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Holy Rule for Jan. 3

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  • Br. Jerome Leo
    +PAX Prayers, please, for the spiritual and temporal welfare of the following, for all their loved ones and all who take care of them: Sarah who goes for a
    Message 1 of 60 , Jan 2 1:53 PM

      Prayers, please, for the spiritual and temporal welfare of the following, for all their loved ones and all who take care of them:

      Sarah who goes for a second job interview, seeking a new position to improve the quality of life for herself and for her family.

      Owen, a new job appliaction in a search which has been very long for him.

      Carol, stress test on Friday. She has been having cardiac issues and may need a pacemaker-defibrillator.

      Katie, a courageous young woman who has been battling cancer from age 22 to her present age of 29. The cancer is still there but the last treatments have made her too weak to address it. She receives results from a PET scan this Friday.

      P., life in chaos as his marriage ends, needs to sell his house and get some balance back in his spiritual life and for his wife and their two grown kids.

      Nola who is having a knee replacement on the 4th.

      Lord, help us all as You know and will. God's will is best. All is mercy and
      grace. God is never absent, praise Him! Thanks so much. JL

      January 3, May 4, September 3

      And the Lord, seeking his laborer
      in the multitude to whom He thus cries out,
      says again,
      "Who is the one who will have life,
      and desires to see good days" (Ps. 33:13)?
      And if, hearing Him, you answer,
      "I am the one,"
      God says to you,
      "If you will have true and everlasting life,
      keep your tongue from evil
      and your lips that they speak no guile.
      Turn away from evil and do good;
      seek after peace and pursue it" (Ps. 33:14-15).
      And when you have done these things,
      My eyes shall be upon you
      and My ears open to your prayers;
      and before you call upon Me,
      I will say to you,
      'Behold, here I am'" (Ps. 33:16; Is. 65:24; 58:9).

      What can be sweeter to us, dear ones,
      than this voice of the Lord inviting us?
      Behold, in His loving kindness
      the Lord shows us the way of life.


      This is perhaps my all-time favorite reading from the Holy Rule. Then
      gentle, loving tenderness of both the Divine Merciful Christ and our
      holy Father Benedict are here in abundance. One is tempted to merely
      bask in the warmth, rather than write, but I will try to write!

      Lest any of us (which, as the Holy Rule would say, God forbid,) tend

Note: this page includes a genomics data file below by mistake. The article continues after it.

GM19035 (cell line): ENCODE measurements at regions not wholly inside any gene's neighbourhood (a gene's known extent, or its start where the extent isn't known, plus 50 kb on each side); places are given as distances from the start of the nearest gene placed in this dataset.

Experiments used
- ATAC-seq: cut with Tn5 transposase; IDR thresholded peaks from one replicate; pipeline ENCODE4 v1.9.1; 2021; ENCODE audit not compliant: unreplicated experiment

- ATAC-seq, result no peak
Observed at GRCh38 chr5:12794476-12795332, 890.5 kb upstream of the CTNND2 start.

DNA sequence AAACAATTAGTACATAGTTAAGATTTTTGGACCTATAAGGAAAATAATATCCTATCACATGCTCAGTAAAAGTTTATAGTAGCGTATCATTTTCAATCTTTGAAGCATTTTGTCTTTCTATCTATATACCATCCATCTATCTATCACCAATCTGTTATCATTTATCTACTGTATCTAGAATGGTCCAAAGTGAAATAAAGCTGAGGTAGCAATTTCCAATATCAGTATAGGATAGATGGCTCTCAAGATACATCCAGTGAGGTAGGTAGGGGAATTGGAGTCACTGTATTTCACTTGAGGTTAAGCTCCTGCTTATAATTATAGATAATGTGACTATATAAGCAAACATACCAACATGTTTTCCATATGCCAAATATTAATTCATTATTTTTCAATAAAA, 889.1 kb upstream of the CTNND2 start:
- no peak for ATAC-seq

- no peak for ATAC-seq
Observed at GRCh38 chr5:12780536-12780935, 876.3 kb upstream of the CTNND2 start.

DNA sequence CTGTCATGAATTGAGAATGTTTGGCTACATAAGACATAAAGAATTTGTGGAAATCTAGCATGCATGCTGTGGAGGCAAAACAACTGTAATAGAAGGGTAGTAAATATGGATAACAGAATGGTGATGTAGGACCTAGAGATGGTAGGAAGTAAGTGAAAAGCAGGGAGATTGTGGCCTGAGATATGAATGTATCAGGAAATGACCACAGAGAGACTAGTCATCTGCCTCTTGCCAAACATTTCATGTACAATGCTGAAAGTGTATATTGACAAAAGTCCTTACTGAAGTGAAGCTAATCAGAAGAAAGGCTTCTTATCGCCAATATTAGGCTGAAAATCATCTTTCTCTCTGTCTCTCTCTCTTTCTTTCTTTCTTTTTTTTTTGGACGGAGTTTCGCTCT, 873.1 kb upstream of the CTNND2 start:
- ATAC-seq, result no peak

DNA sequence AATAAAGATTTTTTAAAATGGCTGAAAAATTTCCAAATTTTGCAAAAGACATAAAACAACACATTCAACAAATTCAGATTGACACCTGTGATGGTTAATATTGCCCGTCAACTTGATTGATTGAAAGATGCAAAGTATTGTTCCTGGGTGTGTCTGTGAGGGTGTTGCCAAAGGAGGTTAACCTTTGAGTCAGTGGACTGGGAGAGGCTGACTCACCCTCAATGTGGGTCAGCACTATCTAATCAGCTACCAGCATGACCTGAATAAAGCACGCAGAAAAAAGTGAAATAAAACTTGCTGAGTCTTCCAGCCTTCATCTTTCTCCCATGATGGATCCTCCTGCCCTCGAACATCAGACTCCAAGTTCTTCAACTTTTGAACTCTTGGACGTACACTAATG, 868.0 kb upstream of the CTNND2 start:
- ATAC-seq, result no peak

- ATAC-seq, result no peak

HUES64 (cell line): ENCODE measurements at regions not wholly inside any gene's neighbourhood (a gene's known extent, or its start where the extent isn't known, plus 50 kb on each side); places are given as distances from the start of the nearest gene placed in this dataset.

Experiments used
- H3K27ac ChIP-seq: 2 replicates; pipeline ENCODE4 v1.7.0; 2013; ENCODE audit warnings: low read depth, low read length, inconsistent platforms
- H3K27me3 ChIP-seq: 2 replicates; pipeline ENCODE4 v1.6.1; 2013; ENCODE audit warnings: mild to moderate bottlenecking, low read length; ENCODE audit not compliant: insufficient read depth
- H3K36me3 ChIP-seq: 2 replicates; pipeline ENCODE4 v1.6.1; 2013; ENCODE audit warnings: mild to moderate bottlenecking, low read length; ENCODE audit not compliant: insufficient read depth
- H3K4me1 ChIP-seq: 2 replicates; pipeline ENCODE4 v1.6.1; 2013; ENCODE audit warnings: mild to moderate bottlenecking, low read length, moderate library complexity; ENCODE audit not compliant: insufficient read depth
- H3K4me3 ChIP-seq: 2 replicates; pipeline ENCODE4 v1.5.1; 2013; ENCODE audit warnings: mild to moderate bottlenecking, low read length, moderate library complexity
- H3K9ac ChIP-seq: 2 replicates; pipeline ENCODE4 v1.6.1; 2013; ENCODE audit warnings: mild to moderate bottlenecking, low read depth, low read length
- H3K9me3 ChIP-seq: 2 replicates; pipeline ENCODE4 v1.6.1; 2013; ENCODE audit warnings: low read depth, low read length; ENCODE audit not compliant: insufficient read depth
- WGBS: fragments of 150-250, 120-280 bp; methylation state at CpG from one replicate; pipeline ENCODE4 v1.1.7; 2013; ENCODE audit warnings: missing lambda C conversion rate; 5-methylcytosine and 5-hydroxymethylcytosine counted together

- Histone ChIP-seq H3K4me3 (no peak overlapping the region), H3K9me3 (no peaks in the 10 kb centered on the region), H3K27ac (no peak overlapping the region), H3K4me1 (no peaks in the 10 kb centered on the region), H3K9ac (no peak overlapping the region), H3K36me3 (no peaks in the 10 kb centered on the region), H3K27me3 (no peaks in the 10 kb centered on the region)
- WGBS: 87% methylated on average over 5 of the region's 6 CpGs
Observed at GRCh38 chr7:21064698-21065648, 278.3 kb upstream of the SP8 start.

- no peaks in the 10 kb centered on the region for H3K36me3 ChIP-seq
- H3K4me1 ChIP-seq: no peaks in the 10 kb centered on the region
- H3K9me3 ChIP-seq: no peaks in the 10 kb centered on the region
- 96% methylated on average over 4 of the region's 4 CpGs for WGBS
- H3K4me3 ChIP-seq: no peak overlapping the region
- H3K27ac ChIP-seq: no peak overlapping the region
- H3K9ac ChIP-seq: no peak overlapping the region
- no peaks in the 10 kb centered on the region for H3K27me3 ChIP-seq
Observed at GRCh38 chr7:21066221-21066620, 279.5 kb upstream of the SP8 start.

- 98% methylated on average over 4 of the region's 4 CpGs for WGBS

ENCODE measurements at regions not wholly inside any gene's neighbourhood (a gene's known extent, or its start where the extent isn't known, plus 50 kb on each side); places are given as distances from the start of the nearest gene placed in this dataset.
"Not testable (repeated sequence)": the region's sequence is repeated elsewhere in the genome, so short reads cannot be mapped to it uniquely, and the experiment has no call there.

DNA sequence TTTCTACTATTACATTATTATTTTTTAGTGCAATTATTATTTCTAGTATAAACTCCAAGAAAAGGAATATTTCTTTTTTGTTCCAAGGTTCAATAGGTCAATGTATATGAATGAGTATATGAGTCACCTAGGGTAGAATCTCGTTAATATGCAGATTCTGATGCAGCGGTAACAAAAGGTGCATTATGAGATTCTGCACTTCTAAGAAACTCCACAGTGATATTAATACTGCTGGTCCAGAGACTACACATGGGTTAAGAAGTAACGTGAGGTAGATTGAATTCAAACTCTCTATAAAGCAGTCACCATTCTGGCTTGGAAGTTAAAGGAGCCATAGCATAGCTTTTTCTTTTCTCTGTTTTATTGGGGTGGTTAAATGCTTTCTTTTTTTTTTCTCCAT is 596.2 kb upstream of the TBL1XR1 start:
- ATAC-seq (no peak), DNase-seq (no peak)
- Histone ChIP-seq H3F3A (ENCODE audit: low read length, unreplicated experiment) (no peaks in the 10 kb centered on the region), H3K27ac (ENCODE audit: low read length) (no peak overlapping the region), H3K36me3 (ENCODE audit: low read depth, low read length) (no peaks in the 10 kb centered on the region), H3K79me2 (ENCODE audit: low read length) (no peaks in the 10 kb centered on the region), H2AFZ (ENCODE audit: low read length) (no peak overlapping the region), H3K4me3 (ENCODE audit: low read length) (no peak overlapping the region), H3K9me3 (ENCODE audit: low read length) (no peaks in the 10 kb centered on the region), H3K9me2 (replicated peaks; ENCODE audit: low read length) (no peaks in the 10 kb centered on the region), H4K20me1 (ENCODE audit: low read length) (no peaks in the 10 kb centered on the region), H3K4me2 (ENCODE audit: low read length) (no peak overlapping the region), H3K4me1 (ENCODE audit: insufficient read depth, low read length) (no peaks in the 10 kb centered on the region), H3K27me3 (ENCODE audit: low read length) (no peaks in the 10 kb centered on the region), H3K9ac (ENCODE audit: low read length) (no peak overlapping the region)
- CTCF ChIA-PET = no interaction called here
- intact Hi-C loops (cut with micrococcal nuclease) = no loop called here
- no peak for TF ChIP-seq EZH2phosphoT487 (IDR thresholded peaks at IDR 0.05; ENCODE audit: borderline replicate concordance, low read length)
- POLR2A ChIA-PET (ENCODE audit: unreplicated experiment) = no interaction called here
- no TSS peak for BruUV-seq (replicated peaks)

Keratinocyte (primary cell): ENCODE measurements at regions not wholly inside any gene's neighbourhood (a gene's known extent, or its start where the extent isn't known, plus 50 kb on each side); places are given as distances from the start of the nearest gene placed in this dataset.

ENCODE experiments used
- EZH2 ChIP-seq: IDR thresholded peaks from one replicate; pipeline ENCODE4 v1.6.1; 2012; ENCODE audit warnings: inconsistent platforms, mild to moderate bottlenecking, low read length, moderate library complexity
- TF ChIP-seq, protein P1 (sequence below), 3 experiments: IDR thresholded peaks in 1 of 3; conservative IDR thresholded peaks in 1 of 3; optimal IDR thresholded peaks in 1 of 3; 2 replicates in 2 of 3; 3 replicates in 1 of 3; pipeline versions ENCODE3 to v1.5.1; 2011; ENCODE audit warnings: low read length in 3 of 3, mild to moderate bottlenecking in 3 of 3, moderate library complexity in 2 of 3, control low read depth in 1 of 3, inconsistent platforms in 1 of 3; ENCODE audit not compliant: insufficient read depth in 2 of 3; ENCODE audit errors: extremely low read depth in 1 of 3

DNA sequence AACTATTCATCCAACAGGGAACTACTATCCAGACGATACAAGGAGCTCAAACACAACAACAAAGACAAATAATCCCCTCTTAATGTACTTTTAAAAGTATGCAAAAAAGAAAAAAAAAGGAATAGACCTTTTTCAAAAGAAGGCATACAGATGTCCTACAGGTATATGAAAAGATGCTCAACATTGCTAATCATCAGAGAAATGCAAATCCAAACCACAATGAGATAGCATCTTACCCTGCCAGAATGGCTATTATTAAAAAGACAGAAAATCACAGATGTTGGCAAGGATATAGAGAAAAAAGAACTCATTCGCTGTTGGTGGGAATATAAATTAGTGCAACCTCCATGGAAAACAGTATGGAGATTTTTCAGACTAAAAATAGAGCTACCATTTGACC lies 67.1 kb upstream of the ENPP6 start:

to pride at undertaking the monastic way, this one deflates that
      balloon in a hurry. Christ seeks US. What mercy! Our very being is
      nothing but an act of His love and mercy, all that we have is His
      love and His mercy, yet, on top of all that, He seeks US! We're
      talking God here, not some other created being. We're talking the
      Alpha and Omega, end all and be all, the First Cause, you name it.
      The very force of life and light and truth and love and mercy in the
      cosmos, before all time, names us, knows us and calls us.

      He ALREADY calls us His laborers, even before we answer. He knows
      intimately and well, from personal experience, the fouled up chaotic
      mess in which we live. He has lived in it, too. He tenderly calls us
      to "true and everlasting life" and assures us that He knows the way.
      In fact, He *IS* the Way!

      I can gush a bit writing about the Prologue, so indulge me here as I
      do so. Beloveds, for so you are to me, our fractured hearts and sin-
      veiled eyes just cannot see the way, nor can we name the hurts nor
      their cures well. God and God alone can pierce that darkness and He
      offers to do so before we even ask. This is awesome grace, this is
      enough for a lifetime's meditation on humility. Hard things to come
      in the struggle are real, but their harshness is in some way
      illusory: "Behold, in His loving-kindness, the Lord shows us the way
      of life."

      It is solely because of heaven and Christ for all eternity that every
      suffering, every cross can be diminished into absolute nothingness by
      the greatness of the reward. Yes, He shows us the way to life, but,
      as a wonderfully Dominican Doctor of the Church, St. Catherine of
      Siena, taught us: "All the way to Heaven *IS* Heaven, because He
      said: 'I am the Way.' "

      Love and prayers,
      Jerome, OSB
      Petersham, MA

      [Non-text portions of this message have been removed]
    • russophile2002
      +PAX Prayers for the eternal rest of Emilia’s Mom, who died peacefully, and prayers for Emilia and all her family and all who mourn her Mom. Prayers for the
      Message 60 of 60 , Nov 23, 2017